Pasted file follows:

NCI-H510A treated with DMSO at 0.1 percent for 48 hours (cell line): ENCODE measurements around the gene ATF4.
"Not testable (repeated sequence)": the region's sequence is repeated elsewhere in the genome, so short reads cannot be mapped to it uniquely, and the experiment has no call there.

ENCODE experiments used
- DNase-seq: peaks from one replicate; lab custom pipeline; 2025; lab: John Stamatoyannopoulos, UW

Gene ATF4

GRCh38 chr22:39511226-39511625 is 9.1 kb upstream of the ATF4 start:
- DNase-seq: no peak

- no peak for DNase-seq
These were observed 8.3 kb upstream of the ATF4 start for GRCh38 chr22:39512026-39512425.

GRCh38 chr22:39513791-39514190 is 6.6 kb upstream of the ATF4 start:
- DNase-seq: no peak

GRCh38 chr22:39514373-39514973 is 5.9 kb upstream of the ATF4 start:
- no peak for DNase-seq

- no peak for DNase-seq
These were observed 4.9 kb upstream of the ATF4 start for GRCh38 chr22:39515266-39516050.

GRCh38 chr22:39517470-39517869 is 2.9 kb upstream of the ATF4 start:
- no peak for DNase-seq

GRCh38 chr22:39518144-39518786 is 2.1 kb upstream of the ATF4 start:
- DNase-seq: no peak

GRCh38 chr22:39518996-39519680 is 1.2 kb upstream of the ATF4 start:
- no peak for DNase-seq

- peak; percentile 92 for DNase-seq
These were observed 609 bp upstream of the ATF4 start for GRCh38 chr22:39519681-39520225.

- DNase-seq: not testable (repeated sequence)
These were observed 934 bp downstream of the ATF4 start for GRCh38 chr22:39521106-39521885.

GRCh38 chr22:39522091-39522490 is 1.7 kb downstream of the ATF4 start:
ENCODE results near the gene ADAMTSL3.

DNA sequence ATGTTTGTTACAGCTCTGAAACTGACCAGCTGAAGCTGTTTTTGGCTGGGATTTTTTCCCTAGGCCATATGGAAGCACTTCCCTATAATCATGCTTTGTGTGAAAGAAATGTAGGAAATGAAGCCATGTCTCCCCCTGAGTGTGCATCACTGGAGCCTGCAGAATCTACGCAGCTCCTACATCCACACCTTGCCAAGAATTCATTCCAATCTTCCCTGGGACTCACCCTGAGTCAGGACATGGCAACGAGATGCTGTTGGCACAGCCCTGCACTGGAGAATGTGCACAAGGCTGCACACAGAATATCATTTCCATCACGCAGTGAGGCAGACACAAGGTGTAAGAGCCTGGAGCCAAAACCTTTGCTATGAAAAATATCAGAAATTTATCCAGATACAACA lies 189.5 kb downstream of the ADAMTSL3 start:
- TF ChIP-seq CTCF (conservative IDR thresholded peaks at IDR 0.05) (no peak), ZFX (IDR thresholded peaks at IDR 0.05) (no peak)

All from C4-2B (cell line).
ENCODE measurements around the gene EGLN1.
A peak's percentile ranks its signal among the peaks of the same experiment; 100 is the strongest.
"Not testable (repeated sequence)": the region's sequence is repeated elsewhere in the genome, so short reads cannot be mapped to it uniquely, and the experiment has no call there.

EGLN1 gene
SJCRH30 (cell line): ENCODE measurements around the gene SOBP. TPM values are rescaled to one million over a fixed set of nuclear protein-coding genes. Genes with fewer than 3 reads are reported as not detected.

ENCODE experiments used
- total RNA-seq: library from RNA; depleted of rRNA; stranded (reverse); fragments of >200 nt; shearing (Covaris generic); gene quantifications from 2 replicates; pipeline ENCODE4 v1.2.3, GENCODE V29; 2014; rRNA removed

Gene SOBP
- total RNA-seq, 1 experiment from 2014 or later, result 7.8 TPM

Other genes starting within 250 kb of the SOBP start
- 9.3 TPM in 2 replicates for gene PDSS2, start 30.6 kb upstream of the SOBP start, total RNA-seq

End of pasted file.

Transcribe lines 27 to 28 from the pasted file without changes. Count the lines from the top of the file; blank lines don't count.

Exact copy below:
ENCODE results near the gene ADAMTSL3.

DNA sequence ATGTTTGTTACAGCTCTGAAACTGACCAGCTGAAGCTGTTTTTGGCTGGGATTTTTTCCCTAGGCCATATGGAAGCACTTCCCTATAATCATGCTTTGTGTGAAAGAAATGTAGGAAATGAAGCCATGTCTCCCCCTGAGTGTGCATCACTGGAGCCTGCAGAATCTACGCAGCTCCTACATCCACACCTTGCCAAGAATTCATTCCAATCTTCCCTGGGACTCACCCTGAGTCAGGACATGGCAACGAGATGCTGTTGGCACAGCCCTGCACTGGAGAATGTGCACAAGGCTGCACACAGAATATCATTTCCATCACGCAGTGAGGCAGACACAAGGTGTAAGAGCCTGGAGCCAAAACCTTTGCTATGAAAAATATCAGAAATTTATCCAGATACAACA lies 189.5 kb downstream of the ADAMTSL3 start: